- Interior Designer:Stufish Entertainment Architects
- Theatre Consultants:Auerbach Pollock Friedlander
- Clerk Of Works:Sandman Associates International
- Construction Design:China IPPR International Engineering Co. Ltd
- Interior Ldi:Beijing Qingshang Environmental Art & Architectural Design Institute Co. Ltd.
- Concept Engineer:Atelier One
- Landscape Designer:DL&C Landscapes Pty Ltd., Guangdong, China
- Contractor:China State 11
- Set Designer:Stufish Entertainment Architects
- Lighting Designer:Olivier Legendre
- Costume Designer:Nicolas Vaudelet
- Sound Designer:Corrado Campanelli
- Composer:Michael Brennan
- Projection Specialists:VYV Corporation
- Theatre Draperies:Showtex, Hong Kong
- Scenery Fabrication:Yang Liping Workshop
- Artistic Director:Franco Dragone
- Show Director/Choreographer:Andre Kasten, Leah Moyer
- Art Director:Pascal Jacob
- Creative Consultant:Yang Li Ping
- Associate Director:Phenix Lin
- Acrobatic Choreographer:Edgar Zendejas
- Human Performance/Machinery Designer:Jaque Paquin
- Sfx Designer:Denis Lafontaine
- Costume Design/Realization:Nicolas Vaudelet
- Video Content Designer:Patrick Neys
- Make Up Designer:Carmen Arbues
Text description provided by the architects. Stufish Entertainment Architects has completed the design for the bespoke 1,183 seat Dai Show Theatre in Xishuangbanna, China, for the country’s largest property developer, the Dalian Wanda Group. The theatre will host a permanent 75-minute acrobatic water spectacle created by show producers Dragone.
Stufish has also designed the entire stage and set for the show, becoming the first practice ever to deliver all architectural and show elements for a theatre. Designing the entire project allowed Stufish to present a holistic architectural language throughout, from the canopy-inspired roof to purpose-built stage elements.
The 19,500sqm Dai Show Theatre is a key element to Xishuangbanna’s newest cultural offering, the Wanda Xishuangbanna International Resort. In addition to the theatre, the resort includes apartments, shopping malls, bars and restaurants, hotels, golf course and a theme park. It is set to become a major tourist destination for both Chinese and international visitors.
Stufish’s theatre design is based on an original concept sketch by the studio’s late founder, Mark Fisher. It is further inspired by the natural and cultural patterns seen around Xishuangbanna. MAciej Woroniecki, architect for the building says, “Upon arriving in Xishuangbanna it was difficult not to be impressed by its natural beauty. The ever-present palms gifted us a geometry which informed the primary structure of the theatre in a way that was efficient, elegant and interesting to view. This naturally became the living thread for design of the interiors, façade and, further still, into the set design of the show. We wanted the theatre to seamlessly connect to its surroundings, as if it was a living and growing addition to the wider garden of Xishuangbanna.”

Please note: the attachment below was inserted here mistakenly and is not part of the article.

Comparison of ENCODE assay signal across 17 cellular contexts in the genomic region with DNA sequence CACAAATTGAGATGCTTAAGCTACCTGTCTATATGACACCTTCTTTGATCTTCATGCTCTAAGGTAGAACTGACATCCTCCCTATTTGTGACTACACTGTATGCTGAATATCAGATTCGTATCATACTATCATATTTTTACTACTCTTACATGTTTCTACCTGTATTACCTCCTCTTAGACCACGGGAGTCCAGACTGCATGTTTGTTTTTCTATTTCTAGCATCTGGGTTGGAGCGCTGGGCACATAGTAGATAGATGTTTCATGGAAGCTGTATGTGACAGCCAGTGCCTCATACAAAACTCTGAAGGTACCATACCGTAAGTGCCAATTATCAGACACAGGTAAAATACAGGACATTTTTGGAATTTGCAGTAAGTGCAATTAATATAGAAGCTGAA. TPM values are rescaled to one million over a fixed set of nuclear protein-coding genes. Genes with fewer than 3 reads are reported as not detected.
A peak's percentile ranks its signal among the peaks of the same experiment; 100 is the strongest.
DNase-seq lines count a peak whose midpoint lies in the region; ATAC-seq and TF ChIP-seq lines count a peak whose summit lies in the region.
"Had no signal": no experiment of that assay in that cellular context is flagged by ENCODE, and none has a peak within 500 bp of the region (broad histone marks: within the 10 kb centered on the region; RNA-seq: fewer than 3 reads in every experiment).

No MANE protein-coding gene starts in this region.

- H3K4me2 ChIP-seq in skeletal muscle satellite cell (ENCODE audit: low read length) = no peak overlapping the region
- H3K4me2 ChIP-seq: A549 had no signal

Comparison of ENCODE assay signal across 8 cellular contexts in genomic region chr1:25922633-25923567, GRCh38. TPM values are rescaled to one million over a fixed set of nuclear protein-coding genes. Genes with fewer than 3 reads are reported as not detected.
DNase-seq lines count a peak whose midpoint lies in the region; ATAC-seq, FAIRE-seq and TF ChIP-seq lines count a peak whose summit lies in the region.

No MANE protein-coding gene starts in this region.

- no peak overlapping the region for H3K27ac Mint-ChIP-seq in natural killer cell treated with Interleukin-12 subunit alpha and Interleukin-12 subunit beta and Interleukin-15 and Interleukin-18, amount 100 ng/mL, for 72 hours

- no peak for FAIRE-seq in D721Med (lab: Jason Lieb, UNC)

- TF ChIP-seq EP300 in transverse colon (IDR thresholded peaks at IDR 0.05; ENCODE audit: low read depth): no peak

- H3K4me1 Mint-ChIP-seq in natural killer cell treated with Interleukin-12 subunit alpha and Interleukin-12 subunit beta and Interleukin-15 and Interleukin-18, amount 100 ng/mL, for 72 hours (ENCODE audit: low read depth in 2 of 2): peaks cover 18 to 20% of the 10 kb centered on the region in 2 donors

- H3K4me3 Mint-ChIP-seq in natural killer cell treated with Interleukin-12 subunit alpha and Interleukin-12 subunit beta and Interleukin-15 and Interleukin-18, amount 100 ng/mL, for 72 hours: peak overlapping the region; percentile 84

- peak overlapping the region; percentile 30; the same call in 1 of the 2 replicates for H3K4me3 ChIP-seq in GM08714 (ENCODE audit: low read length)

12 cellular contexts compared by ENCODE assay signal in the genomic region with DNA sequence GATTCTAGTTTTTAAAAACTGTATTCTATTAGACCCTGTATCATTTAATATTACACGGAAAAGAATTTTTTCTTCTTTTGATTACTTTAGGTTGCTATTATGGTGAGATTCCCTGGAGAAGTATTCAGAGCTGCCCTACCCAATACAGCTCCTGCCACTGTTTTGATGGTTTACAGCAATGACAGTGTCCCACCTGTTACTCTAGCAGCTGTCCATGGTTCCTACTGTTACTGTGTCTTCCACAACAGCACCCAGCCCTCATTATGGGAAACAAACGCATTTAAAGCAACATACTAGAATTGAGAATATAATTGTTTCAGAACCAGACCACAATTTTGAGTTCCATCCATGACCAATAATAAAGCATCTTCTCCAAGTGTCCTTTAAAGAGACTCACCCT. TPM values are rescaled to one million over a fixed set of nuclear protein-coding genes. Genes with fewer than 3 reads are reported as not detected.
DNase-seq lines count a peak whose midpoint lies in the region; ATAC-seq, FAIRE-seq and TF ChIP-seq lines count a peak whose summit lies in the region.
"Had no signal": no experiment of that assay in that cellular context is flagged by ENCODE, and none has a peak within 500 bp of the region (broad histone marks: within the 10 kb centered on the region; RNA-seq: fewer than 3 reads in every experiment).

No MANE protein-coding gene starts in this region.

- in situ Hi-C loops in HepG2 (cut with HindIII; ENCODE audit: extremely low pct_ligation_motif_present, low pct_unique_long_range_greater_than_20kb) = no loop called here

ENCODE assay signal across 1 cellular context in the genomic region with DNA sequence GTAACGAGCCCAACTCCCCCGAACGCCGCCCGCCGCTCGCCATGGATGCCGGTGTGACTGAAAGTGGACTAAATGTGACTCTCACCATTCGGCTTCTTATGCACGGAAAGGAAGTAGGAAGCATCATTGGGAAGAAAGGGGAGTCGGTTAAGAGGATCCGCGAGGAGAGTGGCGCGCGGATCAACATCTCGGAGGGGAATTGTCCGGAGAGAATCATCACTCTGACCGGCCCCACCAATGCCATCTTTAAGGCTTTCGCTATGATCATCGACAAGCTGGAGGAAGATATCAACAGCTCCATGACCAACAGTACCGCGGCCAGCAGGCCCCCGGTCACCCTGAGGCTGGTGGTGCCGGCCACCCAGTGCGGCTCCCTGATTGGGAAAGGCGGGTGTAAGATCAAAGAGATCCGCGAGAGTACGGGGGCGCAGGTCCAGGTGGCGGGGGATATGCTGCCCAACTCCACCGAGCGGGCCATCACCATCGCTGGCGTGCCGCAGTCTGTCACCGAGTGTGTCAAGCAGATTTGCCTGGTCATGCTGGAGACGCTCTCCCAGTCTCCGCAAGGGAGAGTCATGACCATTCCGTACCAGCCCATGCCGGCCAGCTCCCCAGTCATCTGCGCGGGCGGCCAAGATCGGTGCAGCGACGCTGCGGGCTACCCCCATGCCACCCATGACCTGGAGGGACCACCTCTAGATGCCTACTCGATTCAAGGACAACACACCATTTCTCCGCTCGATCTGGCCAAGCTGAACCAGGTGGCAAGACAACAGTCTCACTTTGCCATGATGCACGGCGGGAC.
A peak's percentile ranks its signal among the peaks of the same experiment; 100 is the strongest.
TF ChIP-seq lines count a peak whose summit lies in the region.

Nature’s influence on the design is particularly expressed in the 110m diameter golden roof, which has a structure that evokes the folding nature of palm fronds. The roof has two tiers that act as a canopy for the open-air lobby below, and is supported by tree-like columns that encircle the theatre. Where the two roof tiers join, openings between the structural points allow for natural ventilation on the mezzanine lobby, in response to Xishuangbanna’s warm climate. The openings also allow visitors to look out at surrounding views.
Stufish’s organic design materialises inside the theatre as well. Long textured “leaves” form golden walls that twist up into the ceiling, creating an intimate, low-lit atmosphere in the VIP areas. The repetitive folding patterns carry throughout the space, into exclusive suites, at times transforming into radial embossed chandeliers.
In the auditorium, the audience is seated in the round, surrounding a 1,400sqm stage that is split into three sections. The main central stage has a 14m-wide performance basin containing an 8m wide pool plug which lowers down 5.5m to allow for a dramatic 15m high-dive off the catwalk above. When closed the plug lays even with the performance area’s acrobatic flooring. Adjacent is the forestage, which, along with the central stage, can be either wet or dry. The final performance area is a dry upstage section used symbolically to convey a vast infinity and for more practical purposes, such as storing and transporting scenery.
The stage has been designed so water can flood the areas separately and fill the entire performance basin in 45 seconds and then be drained in just 20 seconds.
The exterior roof structure covers the auditorium where it has been left exposed, giving the impression that the audience is sat beneath a canopy of palm trees. The low grid height, sitting just 18m above the seats, creates an intimate experience. Stufish has integrated ten acrobatic gates with an elaborate 3D flying system into the design of the roof structure, allowing performers to fly from the 9m platform and soar above both stage and audience. “Combining our roles of architect and set designer allowed us to utilise our in depth knowledge of the theatre space and ensure the design of the scenery blended coherently into the architectural concept,” architect for the show Alicia Tkacz states.
The production’s fantastical elements are emphasised by scenery hanging from the grid above and permanent large “dragon roots” that appear to grow out of the stage and create the impression that nature is taking over the architecture. Lighting, projection and special water effects such as cascades and fountains, further support a creative storyline of imagination, love and local legends.